Social Justice. To be honest, the term has started to strike a nerve when I hear it. Not the kind that irritates, but the kind that catches my attention. It’s been said that this term will define our entire generation. Specifically, Bono has said the way we respond to the Aids crisis in Africa will define us.
It’s true. We live in a world full of dying orphans, child soldiers, sex slaves and filthy rich white men who justify it all. We live in a world that’s broken to its very core on every level. Where do we find a solution? How do we solve the problems that seem to outnumber my ability to count them all?
As Christians we’re given two commands; to love the Lord with all my heart (number one), and then to love my neighbor as myself (coming second on the list). This is where we find our problem. Somewhere along the way the action of “loving” someone got watered down to mean “feed them”, “build them a well”, or “just meet their need.”
My fellow redeemers, if we look at a man and give him bread but put forth no effort to break his chains we do not love him. We simply use him and leave him a captive to the enemy we were set free from. Our actions then are not rooted in love but pride. The motivations behind them were not to “love” him, but to make ourselves feel better about our own life because we did something noteworthy. In reality, it’s a rather selfish attempt. We can’t loose sight of the fact that no matter how bad this world seems to be, it is temporary. Our intentions must be to meet more than just his physical needs.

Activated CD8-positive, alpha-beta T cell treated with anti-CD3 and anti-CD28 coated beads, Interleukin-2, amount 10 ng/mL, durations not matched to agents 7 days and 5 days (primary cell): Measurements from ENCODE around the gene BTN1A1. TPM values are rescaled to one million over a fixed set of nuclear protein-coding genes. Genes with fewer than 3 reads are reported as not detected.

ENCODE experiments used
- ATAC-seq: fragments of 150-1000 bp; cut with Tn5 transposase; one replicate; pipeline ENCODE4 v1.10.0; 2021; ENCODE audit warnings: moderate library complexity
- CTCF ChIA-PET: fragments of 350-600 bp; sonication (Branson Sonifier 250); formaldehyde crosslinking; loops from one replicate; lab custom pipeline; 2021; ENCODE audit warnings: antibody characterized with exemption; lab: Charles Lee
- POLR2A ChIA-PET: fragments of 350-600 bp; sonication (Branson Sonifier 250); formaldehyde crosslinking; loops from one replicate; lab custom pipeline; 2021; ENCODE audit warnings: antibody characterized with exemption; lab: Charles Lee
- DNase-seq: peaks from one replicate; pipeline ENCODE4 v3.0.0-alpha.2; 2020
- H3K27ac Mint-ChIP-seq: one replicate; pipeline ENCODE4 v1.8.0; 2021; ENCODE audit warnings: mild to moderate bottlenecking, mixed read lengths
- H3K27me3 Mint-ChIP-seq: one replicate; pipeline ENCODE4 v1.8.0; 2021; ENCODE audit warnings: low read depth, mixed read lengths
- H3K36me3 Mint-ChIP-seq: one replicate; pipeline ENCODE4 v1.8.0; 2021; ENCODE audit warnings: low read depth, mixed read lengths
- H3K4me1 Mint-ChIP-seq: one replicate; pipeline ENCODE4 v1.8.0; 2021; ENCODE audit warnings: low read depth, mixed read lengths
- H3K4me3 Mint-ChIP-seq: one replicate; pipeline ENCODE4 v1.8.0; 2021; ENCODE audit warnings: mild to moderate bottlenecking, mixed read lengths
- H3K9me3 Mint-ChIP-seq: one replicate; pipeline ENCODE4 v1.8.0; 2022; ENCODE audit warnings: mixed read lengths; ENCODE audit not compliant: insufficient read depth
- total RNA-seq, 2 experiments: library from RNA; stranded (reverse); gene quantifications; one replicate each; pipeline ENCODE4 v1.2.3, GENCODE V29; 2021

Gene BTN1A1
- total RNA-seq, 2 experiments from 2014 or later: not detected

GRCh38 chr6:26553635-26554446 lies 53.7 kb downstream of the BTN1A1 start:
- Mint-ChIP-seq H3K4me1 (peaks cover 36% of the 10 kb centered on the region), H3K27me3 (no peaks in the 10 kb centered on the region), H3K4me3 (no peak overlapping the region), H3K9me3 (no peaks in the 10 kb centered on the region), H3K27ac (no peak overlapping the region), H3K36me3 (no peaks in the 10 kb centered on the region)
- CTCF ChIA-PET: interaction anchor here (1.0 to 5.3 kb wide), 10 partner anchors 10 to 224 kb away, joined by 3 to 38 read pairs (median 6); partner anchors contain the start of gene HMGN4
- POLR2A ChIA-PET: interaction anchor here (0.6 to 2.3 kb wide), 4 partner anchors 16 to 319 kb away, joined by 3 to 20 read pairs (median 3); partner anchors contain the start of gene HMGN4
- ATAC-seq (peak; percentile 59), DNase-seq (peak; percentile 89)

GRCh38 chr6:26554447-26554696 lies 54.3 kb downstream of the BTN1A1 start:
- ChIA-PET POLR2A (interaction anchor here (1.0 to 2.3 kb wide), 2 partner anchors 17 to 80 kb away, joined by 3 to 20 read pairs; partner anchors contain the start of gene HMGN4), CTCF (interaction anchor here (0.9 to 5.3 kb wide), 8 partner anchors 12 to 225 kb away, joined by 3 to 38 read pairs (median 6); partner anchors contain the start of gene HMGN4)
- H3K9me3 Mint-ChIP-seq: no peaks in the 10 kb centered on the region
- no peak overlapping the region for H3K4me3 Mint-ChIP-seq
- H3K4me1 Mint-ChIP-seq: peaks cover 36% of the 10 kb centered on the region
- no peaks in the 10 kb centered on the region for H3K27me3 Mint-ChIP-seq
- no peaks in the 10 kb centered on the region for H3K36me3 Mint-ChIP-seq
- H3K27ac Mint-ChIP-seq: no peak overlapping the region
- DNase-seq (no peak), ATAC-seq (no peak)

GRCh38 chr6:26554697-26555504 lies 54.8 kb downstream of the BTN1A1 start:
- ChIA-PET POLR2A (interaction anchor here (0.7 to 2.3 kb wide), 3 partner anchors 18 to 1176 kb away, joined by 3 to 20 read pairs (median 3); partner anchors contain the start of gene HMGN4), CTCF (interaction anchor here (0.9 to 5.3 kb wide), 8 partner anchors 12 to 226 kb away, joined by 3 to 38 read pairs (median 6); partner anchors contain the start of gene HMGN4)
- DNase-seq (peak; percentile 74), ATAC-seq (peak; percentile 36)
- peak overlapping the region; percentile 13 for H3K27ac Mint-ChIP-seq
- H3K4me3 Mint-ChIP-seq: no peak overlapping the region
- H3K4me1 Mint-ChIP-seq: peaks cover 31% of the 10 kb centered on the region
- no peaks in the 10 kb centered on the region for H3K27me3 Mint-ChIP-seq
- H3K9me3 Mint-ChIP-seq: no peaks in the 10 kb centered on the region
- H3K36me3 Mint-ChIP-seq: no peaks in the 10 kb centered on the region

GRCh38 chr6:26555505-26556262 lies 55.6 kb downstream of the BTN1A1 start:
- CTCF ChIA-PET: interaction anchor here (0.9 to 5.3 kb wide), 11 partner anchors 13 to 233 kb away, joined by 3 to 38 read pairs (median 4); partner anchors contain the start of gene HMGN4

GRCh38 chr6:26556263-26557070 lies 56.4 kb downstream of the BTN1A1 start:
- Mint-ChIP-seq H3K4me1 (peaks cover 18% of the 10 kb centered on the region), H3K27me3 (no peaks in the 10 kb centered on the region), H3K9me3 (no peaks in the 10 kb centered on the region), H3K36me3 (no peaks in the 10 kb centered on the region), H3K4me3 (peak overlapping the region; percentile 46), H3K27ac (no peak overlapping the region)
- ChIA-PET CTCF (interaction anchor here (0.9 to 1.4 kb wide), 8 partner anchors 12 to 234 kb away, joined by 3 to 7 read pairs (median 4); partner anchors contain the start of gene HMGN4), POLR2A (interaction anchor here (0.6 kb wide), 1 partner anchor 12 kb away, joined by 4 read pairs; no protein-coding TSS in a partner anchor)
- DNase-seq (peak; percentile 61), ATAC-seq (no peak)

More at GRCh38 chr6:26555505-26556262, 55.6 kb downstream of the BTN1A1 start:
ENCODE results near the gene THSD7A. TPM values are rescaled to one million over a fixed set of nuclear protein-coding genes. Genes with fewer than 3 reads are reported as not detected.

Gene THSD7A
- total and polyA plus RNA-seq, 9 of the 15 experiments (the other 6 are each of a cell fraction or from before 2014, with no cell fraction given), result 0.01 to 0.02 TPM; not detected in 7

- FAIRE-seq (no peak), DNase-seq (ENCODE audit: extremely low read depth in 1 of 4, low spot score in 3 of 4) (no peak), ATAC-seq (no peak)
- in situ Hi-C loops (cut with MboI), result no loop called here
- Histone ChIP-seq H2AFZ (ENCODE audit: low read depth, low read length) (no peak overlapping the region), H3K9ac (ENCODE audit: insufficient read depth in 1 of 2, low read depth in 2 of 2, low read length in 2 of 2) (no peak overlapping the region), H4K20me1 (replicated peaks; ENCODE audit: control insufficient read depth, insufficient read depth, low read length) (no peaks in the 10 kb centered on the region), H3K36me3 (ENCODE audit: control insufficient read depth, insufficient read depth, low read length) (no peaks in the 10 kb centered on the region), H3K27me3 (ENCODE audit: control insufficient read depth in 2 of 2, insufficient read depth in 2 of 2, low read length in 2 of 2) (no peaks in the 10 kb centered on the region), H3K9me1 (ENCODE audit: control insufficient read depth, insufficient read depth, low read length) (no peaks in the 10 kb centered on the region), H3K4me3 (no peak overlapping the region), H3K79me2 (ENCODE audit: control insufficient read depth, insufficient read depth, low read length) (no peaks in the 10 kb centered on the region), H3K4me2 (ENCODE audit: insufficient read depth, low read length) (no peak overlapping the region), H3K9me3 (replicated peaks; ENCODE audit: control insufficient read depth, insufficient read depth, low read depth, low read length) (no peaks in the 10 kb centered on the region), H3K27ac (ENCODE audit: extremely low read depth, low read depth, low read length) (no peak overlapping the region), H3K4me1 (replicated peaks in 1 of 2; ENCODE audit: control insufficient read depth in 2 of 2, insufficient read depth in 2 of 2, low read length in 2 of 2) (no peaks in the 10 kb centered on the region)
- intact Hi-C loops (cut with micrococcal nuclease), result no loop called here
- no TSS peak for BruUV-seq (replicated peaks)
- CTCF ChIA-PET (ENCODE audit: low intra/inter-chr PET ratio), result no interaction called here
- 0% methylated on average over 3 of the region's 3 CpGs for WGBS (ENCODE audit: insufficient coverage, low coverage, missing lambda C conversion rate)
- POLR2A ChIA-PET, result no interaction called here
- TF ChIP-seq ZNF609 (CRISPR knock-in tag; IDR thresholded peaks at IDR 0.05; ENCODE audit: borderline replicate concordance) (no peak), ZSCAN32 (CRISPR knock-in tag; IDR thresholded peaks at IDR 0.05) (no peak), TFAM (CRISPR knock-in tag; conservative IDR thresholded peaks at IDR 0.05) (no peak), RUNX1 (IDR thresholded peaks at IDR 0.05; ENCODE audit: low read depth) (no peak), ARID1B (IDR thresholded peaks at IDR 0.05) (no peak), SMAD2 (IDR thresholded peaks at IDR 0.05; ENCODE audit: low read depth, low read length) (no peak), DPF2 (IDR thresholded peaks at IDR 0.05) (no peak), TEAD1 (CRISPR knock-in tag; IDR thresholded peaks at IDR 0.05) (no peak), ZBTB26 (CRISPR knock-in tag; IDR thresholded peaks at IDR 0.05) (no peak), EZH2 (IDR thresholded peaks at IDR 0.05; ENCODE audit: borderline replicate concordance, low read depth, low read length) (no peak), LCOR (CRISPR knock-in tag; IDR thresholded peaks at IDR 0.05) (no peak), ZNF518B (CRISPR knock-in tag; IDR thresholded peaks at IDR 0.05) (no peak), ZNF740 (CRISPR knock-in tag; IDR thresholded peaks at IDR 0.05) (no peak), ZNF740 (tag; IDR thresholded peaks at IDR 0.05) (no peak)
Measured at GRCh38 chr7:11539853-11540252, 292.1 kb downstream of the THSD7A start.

As light in a dark world it is our responsibility to not live a self-centered life. Jesus actually said “whatever you do for the least of these, you’ve done for me.” (Matthew 25:40) We are called to meet the needs of those less fortunate than a western-culture-college kid who drinks Starbucks three times a week. I’m called to not be so wrapped up in my iPod that I miss those who haven’t eaten this week.
We’re called to go. We’re called to love the unlovable. We’re called to meet needs, but more than anything we’re called to “deliver from bondage those who sit in darkness.” (Isaiah 42)
Take them water.
Take them relief.
Feed their children.
Deliver them from slavery.
Give them a second chance.
Show them life.
But ABOVE ALL ELSE, show them Jesus.
Love without Jesus is not love.
Wednesday, April 11, 2007
Bread... but Chains